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True. Too bad they don't do them with a tall box trailer to simulate RVs. That seems to be where so many get hung up.
 

2003F350

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The SAE J2807 trailer towing test does take into account handling, and just not acceleration and stopping. It has a section called "combination handling requirements". This includes testing to determine understeer (tongue or bed weight which unloads the front axle) and sway control. I agree that you should take the numbers with a grain of salt, but there is more to it. At least when this standard became available you have a better chance of an "apples to apples" comparison of trucks made by different manufacturers.

You're right, when it comes to a base trailer like a flatbed or even an enclosed equipment trailer, the specs can give you a 'max tow rating' that stays within the other specs of the truck - because you can move that weight around on the trailer.

But as stated above, they almost need to break it down further and have a 'sub category' for RV trailers, because you can't really adjust the weight distribution of the trailer - its tongue weight has a minimum that is basically static (the 'dry' hitch weight). You would be hard-pressed to get that number to stay the same or go down as you load up the RV - the majority of the time that number is going to go up and can go up a LOT, which will quickly put a lot of trucks over their payload and/or axle ratings (which are arguably more important). About the only towable RVs that can end up with a lighter hitch weight are toy haulers, but those are generally heavier from the get-go anyway.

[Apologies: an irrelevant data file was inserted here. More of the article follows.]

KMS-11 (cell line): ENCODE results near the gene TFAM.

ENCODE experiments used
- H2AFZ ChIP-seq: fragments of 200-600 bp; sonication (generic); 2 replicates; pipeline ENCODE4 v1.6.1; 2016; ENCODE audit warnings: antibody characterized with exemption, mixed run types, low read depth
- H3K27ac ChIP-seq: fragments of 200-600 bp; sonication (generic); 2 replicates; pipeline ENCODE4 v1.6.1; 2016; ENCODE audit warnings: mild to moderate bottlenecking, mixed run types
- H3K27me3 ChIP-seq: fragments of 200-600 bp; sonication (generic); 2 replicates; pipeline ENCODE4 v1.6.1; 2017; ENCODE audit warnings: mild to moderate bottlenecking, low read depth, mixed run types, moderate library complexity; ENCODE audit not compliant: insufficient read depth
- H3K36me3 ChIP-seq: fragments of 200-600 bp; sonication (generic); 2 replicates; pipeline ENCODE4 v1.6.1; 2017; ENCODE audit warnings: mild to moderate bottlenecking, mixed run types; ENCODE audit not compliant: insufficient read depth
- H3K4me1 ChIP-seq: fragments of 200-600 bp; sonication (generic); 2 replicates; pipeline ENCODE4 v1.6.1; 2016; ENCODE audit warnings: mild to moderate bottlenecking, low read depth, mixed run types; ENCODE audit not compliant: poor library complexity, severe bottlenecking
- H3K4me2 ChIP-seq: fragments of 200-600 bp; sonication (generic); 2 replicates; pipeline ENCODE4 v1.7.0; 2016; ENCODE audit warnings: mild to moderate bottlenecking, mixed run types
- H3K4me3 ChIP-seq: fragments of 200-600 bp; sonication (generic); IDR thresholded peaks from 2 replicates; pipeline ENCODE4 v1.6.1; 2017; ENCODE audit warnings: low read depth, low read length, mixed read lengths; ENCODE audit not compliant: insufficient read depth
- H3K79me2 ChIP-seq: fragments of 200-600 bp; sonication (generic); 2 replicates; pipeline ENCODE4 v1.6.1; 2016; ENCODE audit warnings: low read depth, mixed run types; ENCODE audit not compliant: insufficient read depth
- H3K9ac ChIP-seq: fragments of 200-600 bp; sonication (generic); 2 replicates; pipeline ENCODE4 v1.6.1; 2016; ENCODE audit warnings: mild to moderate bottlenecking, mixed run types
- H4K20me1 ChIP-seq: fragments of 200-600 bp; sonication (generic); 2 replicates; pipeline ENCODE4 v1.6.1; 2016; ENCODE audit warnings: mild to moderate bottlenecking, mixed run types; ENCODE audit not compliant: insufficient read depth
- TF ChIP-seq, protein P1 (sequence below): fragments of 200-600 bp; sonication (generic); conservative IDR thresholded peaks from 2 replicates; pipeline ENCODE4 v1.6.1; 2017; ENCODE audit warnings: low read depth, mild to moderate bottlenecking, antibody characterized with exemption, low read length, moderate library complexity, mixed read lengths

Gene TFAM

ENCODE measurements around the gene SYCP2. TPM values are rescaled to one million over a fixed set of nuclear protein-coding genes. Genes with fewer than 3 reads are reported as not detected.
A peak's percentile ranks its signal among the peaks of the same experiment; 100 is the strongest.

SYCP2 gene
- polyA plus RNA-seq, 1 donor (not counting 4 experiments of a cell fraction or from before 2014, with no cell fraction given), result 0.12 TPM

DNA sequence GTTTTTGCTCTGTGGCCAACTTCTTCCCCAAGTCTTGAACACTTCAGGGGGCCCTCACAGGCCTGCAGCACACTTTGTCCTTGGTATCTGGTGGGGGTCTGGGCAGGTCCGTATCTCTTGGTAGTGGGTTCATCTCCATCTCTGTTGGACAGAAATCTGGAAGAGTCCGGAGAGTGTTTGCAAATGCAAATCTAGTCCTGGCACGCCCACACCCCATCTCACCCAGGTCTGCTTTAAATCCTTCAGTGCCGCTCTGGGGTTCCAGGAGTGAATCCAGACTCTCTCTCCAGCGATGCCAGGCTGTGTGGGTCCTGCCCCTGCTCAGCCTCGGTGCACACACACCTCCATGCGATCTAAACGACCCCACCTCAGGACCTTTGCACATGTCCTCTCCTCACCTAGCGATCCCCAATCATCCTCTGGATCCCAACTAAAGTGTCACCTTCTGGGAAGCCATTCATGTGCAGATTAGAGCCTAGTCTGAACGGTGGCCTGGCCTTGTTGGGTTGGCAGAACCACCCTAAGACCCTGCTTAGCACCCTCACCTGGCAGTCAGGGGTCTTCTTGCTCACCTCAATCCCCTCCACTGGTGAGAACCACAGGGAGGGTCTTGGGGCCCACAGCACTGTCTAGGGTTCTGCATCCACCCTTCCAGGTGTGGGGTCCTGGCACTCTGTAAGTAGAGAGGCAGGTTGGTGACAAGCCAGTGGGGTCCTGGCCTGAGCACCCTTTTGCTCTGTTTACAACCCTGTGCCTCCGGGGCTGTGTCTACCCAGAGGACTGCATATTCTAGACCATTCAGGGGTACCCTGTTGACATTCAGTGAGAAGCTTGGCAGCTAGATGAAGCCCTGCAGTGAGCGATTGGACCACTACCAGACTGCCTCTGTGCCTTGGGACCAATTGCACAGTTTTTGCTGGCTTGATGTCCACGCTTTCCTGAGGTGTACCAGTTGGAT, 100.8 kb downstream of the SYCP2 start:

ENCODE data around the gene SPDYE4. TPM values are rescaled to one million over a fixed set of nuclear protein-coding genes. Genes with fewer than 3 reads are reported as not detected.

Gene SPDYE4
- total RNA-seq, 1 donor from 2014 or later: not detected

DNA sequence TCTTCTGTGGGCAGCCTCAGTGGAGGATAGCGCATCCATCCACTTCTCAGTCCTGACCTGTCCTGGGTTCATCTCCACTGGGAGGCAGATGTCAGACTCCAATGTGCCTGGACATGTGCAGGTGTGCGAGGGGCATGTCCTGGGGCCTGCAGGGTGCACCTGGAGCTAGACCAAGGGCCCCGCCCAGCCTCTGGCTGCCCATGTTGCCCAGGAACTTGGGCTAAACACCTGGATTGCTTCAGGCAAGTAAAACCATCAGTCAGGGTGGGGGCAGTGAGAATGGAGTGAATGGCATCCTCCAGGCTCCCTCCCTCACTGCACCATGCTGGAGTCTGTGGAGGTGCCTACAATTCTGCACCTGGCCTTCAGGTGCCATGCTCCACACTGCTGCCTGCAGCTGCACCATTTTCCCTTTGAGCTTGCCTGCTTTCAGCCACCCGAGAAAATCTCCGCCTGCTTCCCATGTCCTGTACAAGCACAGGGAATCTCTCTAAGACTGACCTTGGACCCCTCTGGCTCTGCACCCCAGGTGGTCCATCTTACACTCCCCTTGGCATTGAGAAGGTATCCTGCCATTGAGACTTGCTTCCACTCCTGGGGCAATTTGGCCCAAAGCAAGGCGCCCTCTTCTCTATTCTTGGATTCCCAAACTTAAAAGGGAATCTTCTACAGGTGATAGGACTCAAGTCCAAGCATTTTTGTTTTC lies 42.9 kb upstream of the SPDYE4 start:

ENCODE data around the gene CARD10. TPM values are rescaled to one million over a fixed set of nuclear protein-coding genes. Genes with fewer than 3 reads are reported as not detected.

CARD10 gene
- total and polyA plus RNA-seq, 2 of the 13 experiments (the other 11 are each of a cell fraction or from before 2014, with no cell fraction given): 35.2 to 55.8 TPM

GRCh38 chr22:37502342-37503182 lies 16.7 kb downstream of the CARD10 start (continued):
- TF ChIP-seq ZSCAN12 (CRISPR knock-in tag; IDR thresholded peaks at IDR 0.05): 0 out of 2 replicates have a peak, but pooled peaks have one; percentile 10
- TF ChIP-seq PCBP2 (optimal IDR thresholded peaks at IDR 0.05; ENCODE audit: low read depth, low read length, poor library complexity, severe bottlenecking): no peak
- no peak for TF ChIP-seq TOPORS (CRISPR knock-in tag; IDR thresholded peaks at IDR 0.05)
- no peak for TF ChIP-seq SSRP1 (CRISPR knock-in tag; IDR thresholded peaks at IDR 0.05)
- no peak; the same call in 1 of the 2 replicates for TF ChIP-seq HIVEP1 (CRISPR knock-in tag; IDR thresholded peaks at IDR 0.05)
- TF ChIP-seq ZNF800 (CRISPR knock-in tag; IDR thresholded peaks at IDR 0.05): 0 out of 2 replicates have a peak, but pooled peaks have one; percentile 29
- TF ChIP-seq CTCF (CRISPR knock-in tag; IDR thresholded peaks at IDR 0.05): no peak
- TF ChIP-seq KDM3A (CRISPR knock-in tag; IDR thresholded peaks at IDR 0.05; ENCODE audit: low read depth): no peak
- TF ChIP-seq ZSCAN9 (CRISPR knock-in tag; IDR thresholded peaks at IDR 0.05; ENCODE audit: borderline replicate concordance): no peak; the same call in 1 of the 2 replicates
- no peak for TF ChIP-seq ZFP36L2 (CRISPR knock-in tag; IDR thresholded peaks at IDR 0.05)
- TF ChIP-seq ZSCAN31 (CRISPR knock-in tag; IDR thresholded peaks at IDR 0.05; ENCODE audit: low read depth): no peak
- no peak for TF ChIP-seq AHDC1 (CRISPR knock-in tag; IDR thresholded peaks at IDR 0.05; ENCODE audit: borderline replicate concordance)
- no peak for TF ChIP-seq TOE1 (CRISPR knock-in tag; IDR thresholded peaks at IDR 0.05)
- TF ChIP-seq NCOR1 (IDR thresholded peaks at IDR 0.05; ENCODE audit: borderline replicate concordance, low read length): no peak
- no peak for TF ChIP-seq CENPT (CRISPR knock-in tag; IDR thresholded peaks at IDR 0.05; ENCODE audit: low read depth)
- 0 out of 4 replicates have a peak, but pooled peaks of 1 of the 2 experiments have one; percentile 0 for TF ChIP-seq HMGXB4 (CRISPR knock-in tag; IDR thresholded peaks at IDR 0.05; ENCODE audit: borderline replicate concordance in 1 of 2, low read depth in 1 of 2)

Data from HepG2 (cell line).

Jas34

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An interesting discussion of the SAE J2807 and setup of a weight distribution hitch here:

 

nlambert182

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Definitely an interesting read and very detailed. I appreciate that he's recording his test results.
 

62Blazer

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You're right, when it comes to a base trailer like a flatbed or even an enclosed equipment trailer, the specs can give you a 'max tow rating' that stays within the other specs of the truck - because you can move that weight around on the trailer.